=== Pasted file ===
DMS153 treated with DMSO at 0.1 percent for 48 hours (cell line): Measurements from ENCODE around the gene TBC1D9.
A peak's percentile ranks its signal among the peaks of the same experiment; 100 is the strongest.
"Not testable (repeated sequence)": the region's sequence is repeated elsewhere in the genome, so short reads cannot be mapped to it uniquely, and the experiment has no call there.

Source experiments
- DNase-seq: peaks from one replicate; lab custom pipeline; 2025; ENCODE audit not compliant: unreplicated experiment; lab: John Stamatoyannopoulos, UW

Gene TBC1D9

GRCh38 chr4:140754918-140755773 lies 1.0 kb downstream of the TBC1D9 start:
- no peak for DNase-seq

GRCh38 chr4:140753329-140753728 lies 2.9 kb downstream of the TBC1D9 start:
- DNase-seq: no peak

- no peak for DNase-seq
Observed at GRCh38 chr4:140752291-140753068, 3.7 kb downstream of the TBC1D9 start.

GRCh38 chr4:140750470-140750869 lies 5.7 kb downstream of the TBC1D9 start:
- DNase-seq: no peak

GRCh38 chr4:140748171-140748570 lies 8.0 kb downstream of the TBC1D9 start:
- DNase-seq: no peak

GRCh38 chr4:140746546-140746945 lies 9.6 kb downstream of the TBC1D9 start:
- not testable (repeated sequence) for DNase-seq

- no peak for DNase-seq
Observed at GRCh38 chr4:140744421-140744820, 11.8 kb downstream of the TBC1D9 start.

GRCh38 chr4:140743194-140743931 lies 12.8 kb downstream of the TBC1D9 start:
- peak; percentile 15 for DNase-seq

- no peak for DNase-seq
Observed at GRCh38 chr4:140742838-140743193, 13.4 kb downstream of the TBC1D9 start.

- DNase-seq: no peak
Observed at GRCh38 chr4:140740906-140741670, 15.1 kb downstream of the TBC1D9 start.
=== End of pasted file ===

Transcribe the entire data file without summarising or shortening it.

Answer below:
DMS153 treated with DMSO at 0.1 percent for 48 hours (cell line): Measurements from ENCODE around the gene TBC1D9.
A peak's percentile ranks its signal among the peaks of the same experiment; 100 is the strongest.
"Not testable (repeated sequence)": the region's sequence is repeated elsewhere in the genome, so short reads cannot be mapped to it uniquely, and the experiment has no call there.

Source experiments
- DNase-seq: peaks from one replicate; lab custom pipeline; 2025; ENCODE audit not compliant: unreplicated experiment; lab: John Stamatoyannopoulos, UW

Gene TBC1D9

GRCh38 chr4:140754918-140755773 lies 1.0 kb downstream of the TBC1D9 start:
- no peak for DNase-seq

GRCh38 chr4:140753329-140753728 lies 2.9 kb downstream of the TBC1D9 start:
- DNase-seq: no peak

- no peak for DNase-seq
Observed at GRCh38 chr4:140752291-140753068, 3.7 kb downstream of the TBC1D9 start.

GRCh38 chr4:140750470-140750869 lies 5.7 kb downstream of the TBC1D9 start:
- DNase-seq: no peak

GRCh38 chr4:140748171-140748570 lies 8.0 kb downstream of the TBC1D9 start:
- DNase-seq: no peak

GRCh38 chr4:140746546-140746945 lies 9.6 kb downstream of the TBC1D9 start:
- not testable (repeated sequence) for DNase-seq

- no peak for DNase-seq
Observed at GRCh38 chr4:140744421-140744820, 11.8 kb downstream of the TBC1D9 start.

GRCh38 chr4:140743194-140743931 lies 12.8 kb downstream of the TBC1D9 start:
- peak; percentile 15 for DNase-seq

- no peak for DNase-seq
Observed at GRCh38 chr4:140742838-140743193, 13.4 kb downstream of the TBC1D9 start.

- DNase-seq: no peak
Observed at GRCh38 chr4:140740906-140741670, 15.1 kb downstream of the TBC1D9 start.